The first stop of this journey is 1936 in Hoboken, New Jersey. The idea of containers, considered by many as “revolutionary”, must be attributed to Malcom McLean. As often is the case, the greatest ideas come in times of crisis. The Economist has described McLean’s early life as follows.

“He was a farmer’s son, one of seven children. His first business transaction was selling eggs for his mother, taking a small commission. But in the 1930s, the time of the Great Depression, farming was one of the worst-hit industries. Mr McLean got a job at a petrol station and saved enough money to buy a secondhand lorry, calling himself, grandly, the McLean Trucking Company. He did well enough to buy five more lorries, hired drivers for them, but continued to drive himself“.

Malcom-Mclean-History
from http://www.intra-plus.com

By observing how the loads of cotton were moved by the trucks of his company to the hold of the ship, McLean thought of using a fixed size “metal box” that could contain the voluminous material making the operations easier. Few years later, this insight would have proved to be revolutionary. Indeed, the “new container”, in addition to speed up the operations of loading and unloading, contributed to decrease transportation costs and to avoid the thefts committed in ports.

primer-container-historia-malcom-mclean
from investorsconundrum.com

According to The Economicst, the Ideal X was the first cargo ship transporting containers. It was an elderly oil tanker “whose deck had been strengthened to accommodate 58 well-filled boxes each some 30ft (9 metres) long”. It was on April 26, 1956, when the Ideal X left Newark for Port Hudson.

idealx
from people.hofstra.edu

According to Internazionale.it, McLean spent $0.16 per ton loaded, while the average cost of goods shipped at that time was $83 per ton. Moreover, from 1966 to 1983 the percentage of countries that used them has risen from 1 to 90 percent. The Economist claims that McLean was celebrated as the “man of the century” and the inventor of “the greatest advance in packaging since the paper bag”. Moreover, former United States President Bill Clinton said that containerisation helped to “fuel the world’s economy”.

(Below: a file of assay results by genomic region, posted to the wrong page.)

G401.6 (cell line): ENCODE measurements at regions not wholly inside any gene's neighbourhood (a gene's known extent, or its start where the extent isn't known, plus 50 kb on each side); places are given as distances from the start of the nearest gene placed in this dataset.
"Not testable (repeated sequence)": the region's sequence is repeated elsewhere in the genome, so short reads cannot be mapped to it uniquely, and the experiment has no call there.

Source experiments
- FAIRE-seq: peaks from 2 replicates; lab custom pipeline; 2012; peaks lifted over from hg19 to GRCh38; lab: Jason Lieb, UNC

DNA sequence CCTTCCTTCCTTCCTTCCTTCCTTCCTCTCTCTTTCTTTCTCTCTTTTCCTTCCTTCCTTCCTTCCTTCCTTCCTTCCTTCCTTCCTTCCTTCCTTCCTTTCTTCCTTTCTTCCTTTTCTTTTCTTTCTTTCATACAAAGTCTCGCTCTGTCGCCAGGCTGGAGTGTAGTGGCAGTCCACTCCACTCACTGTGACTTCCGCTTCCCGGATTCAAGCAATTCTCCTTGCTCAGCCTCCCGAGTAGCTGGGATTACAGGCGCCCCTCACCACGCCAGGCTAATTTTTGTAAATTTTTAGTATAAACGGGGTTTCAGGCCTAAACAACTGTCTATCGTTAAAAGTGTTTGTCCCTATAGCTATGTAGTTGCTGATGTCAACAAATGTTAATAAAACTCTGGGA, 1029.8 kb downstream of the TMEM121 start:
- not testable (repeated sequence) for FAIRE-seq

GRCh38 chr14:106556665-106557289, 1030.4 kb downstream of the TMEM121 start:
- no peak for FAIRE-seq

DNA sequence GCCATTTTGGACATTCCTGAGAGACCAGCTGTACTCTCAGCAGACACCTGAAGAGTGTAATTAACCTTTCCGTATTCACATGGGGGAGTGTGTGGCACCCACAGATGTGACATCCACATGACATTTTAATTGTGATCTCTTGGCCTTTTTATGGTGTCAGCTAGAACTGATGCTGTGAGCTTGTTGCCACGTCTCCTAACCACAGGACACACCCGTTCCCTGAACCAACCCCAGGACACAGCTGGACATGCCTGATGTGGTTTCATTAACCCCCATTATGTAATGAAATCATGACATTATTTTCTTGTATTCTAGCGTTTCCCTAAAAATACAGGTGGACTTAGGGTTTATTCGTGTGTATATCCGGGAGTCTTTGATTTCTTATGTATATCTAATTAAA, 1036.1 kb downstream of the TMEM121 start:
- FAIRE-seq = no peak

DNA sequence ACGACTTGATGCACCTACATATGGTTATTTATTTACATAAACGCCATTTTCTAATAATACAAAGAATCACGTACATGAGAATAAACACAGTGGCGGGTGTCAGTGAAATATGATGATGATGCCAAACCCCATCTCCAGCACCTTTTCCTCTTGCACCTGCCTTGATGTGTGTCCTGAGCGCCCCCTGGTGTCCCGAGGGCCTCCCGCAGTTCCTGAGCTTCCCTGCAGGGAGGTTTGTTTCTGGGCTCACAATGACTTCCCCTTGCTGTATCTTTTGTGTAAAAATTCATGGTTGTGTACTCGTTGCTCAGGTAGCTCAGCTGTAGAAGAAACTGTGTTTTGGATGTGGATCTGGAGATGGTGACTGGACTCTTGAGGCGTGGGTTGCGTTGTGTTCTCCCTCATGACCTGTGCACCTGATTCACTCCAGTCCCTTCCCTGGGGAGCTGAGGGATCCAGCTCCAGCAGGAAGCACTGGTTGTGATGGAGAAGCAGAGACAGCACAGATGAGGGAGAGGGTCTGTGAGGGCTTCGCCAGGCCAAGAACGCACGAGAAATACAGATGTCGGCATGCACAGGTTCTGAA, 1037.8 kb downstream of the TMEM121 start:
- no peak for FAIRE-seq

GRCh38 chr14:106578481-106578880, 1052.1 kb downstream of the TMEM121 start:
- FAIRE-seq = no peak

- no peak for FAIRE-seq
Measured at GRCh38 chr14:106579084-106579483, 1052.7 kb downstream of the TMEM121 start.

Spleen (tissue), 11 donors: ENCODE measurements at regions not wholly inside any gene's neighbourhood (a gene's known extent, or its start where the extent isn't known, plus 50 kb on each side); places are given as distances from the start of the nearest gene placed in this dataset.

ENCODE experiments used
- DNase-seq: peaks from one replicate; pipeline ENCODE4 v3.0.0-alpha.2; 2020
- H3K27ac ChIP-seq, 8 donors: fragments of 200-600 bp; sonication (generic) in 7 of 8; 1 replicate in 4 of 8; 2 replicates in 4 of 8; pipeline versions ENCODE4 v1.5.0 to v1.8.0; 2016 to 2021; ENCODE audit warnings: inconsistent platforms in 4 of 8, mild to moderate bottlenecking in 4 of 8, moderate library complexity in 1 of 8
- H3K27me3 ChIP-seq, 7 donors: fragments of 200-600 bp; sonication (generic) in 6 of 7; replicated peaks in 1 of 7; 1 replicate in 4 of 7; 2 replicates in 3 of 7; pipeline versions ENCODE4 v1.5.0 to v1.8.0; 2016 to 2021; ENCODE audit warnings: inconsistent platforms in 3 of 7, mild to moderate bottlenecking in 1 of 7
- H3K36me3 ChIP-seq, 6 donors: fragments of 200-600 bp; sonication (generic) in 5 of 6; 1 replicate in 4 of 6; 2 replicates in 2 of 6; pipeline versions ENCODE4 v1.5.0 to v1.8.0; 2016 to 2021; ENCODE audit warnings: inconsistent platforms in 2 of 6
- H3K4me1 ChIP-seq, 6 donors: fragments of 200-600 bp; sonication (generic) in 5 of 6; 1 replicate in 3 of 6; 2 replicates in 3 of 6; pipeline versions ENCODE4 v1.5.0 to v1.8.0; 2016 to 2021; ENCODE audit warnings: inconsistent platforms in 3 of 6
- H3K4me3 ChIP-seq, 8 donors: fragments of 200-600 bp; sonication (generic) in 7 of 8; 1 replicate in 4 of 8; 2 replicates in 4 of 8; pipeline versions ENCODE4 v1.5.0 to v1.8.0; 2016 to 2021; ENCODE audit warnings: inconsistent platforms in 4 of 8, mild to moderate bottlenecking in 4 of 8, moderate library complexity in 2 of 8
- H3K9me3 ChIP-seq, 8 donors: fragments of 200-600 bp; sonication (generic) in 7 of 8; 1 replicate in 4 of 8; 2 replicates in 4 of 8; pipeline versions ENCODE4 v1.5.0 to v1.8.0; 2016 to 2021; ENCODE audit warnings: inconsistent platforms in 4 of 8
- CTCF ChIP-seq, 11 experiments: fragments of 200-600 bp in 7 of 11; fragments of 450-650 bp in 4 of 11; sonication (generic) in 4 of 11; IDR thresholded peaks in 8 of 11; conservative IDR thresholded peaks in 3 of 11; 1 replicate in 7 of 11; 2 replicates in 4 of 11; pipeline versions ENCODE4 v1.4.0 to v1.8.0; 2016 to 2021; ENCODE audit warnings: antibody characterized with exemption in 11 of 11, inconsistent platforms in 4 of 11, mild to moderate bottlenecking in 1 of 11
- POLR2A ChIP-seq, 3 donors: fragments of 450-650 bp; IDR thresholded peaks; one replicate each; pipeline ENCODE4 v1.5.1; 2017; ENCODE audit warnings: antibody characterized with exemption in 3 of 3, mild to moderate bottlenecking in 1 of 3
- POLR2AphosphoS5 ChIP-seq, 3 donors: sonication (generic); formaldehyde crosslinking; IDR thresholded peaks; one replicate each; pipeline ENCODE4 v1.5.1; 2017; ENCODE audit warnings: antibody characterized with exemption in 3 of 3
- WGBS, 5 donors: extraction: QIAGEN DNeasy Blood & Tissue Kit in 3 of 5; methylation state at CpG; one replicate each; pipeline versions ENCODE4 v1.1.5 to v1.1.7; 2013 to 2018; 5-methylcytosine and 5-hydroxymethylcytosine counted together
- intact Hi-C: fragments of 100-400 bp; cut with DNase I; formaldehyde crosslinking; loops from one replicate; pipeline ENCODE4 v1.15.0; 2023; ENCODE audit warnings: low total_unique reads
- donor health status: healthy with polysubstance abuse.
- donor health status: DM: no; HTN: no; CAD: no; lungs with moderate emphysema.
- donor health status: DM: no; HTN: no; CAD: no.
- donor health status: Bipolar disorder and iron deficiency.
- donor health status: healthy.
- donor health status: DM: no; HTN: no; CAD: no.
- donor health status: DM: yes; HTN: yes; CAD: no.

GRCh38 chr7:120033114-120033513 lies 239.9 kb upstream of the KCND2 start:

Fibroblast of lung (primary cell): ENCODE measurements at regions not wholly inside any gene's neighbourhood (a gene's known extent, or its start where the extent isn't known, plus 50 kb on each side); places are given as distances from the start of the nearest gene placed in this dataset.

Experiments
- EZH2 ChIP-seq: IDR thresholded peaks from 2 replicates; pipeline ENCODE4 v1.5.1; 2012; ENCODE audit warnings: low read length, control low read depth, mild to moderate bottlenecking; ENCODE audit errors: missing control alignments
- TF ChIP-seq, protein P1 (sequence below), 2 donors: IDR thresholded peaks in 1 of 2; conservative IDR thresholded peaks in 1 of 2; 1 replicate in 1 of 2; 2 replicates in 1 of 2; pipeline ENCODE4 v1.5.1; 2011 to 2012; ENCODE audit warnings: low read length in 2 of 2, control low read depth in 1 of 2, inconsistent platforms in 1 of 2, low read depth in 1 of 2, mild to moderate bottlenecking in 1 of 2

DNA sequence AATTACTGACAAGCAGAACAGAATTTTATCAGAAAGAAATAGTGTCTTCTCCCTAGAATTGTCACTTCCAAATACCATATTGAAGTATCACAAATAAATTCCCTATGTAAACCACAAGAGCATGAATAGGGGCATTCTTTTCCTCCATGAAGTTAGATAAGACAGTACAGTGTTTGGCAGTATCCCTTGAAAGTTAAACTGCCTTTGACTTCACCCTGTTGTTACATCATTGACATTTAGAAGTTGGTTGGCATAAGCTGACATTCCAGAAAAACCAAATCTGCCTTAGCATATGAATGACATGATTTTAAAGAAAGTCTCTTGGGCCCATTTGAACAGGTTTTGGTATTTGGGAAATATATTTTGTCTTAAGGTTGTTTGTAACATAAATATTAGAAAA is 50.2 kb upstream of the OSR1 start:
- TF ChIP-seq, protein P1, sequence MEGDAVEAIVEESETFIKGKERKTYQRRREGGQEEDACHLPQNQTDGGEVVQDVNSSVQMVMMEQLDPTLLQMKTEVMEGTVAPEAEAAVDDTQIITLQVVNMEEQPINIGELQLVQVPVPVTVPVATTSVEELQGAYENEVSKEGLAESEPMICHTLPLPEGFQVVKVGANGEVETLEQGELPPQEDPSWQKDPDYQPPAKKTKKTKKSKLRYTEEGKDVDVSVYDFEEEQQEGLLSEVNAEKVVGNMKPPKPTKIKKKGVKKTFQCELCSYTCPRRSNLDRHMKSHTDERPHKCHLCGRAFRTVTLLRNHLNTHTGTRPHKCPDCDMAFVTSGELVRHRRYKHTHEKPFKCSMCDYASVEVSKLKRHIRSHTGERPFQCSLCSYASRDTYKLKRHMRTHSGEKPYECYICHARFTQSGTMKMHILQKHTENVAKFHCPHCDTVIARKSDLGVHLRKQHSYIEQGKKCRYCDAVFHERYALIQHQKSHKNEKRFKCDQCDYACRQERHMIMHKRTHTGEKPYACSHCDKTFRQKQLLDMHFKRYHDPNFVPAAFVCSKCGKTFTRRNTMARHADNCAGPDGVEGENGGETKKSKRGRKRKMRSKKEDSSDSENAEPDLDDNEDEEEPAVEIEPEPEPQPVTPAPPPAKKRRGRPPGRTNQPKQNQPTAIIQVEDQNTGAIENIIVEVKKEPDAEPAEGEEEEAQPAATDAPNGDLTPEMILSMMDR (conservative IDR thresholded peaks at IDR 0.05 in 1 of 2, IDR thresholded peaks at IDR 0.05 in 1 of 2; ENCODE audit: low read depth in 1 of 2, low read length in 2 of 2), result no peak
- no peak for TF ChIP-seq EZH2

idealx-300x2471
from eaves.ca

Remember! Shanghai Metal Corporation provides you with a great selection of container houses. Visit our website and do not hesitate to contact us.

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Stefano// SMC Editor

The Stained Glass Industry Needs Copper Foil

The art of stained glass as existed since the Antiquity. One of the most famous and ancient usage of copper for artistic glass was done by the Egyptian. The glass craftsmen of Ancient Egypt use copper to give a bright and beautiful green and blue tone to the pieces.

During the 19th and 20th century that copper was added to the work pieces of religious glass art.  To obtain a dark red, crimson like effect very high concentrated copper was including in the glass staining process. This process allowed the early Christian glass stained craftsmen to perform their art in order to create the masterpieces of their time.

Nowadays, artisans, artists and craftsmen of stained glass use a different kind of copper to embellish their pieces. Copper foil tape is now applied directly to the glass, allowing artists to get more flexibility in the shape and taint of the material. Indeed, by changing the chemical composition of the alloy, the copper’s color can go from a pale grayish tone to a dark crimson red.

 

As an international manufacturer and supplier for copper foil and copper foil tape, Shanghai Metal Corporation produces its products to fit your specific copper requirements. To find out more, please visit our Website or send your inquiry here. Our English speaking personnel will be more than pleased to help you. Follow us on  LinkedInTwitter, FacebookInstagram and don’t forget to subscribe to our YouTube channel. Or you could try our new mobile app by scanning our QR code.

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Sources : Substances Used in the Making of Coloured Glass 1st.glassman.com (David M Issitt). Retrieved 3 August 2006

Photos from Google Image

Nicolas D.//SMC Editor

 

The Evolution of Bridge